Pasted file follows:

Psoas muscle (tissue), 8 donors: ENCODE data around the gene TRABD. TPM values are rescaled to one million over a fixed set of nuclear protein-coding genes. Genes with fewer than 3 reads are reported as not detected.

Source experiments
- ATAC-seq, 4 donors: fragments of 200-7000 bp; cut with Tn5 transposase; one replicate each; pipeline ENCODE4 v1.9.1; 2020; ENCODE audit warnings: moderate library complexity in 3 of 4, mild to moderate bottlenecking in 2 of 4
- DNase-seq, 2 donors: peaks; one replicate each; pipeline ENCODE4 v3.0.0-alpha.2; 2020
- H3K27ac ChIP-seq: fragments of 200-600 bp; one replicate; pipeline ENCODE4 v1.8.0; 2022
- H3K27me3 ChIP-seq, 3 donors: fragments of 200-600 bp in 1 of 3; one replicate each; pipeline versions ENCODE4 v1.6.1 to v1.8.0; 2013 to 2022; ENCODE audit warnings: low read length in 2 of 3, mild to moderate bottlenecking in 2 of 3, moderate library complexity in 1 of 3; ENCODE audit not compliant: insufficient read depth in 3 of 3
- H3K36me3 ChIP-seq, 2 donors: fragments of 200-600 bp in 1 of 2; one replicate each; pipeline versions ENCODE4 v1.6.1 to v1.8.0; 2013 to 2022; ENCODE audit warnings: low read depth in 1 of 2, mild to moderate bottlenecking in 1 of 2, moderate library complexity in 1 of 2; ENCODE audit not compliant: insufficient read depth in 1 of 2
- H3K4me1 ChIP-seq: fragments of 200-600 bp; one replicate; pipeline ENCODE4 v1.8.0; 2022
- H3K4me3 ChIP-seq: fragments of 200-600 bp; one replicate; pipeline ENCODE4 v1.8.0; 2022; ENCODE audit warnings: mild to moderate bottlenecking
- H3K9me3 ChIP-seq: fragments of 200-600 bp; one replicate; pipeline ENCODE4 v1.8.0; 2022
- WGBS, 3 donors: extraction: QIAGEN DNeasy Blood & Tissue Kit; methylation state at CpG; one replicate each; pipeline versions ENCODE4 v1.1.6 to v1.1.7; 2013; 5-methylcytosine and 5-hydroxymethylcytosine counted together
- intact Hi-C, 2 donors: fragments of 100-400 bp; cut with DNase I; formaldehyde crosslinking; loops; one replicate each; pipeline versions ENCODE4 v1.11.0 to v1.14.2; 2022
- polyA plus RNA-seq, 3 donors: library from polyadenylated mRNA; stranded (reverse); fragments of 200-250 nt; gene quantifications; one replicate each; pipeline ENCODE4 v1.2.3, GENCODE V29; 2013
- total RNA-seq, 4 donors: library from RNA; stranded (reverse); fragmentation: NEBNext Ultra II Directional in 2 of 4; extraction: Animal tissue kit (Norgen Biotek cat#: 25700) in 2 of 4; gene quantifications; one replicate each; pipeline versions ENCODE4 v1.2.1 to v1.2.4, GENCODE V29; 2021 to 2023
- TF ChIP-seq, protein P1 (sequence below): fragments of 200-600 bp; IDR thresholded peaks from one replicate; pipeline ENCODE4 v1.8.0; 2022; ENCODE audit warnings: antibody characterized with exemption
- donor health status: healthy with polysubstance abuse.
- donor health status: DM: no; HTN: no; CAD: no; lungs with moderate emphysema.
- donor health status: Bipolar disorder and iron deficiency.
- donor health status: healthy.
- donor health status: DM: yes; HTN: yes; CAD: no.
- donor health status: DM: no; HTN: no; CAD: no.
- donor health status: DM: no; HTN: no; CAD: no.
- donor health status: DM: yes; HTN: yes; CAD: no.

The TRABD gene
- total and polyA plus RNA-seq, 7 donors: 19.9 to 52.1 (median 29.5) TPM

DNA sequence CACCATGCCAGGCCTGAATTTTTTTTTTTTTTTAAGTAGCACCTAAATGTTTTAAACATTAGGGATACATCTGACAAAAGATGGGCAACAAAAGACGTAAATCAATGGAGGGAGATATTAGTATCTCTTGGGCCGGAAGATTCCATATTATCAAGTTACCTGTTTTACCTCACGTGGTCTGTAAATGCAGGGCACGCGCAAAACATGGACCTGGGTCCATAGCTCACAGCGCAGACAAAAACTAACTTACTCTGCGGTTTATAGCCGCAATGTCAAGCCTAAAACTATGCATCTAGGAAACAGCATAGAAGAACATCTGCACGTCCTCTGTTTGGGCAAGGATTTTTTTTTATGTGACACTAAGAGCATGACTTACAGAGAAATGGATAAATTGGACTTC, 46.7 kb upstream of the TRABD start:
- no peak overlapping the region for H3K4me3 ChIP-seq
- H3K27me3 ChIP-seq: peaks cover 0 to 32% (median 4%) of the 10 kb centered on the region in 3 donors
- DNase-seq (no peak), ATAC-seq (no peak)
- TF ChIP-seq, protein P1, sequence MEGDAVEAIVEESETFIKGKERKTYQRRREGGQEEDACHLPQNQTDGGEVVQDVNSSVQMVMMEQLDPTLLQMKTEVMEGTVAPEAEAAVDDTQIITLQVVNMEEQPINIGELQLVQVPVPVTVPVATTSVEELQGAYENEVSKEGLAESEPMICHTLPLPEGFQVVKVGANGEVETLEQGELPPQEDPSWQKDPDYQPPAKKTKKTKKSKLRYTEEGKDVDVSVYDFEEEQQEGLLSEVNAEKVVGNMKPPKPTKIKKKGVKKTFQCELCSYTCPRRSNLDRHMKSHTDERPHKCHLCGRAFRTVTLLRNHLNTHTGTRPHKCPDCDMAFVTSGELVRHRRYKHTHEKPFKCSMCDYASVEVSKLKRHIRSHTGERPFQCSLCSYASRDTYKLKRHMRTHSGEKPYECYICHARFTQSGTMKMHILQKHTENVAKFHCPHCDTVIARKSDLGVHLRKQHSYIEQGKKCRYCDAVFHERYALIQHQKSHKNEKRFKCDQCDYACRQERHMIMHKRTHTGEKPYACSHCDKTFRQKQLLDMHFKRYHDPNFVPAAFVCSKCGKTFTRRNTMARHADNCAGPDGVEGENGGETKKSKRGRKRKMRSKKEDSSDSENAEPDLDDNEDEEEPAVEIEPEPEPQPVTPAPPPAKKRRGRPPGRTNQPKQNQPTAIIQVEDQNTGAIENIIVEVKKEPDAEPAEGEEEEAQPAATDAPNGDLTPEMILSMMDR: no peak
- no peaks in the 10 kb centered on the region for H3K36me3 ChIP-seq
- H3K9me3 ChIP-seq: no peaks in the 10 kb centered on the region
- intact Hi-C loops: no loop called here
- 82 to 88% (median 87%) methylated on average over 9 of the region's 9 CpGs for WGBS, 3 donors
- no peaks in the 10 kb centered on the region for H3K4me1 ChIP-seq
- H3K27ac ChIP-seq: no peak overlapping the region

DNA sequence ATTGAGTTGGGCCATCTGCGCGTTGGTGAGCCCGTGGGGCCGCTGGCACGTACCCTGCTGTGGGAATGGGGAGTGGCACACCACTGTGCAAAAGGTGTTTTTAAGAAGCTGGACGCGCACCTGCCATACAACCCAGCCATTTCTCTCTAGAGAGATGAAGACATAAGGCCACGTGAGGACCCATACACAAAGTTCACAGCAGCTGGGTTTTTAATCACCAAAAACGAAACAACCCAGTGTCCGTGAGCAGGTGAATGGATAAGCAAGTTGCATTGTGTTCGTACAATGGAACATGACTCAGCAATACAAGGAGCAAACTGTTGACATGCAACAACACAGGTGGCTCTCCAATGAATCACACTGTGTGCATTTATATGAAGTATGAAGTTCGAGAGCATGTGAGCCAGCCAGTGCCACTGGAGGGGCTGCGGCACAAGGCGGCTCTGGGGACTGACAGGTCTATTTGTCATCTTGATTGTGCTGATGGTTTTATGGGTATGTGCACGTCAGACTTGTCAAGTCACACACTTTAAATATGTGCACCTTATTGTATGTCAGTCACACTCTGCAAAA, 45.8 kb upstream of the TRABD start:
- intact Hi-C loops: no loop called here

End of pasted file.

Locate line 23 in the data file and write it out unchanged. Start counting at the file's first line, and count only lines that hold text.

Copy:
- donor health status: DM: yes; HTN: yes; CAD: no.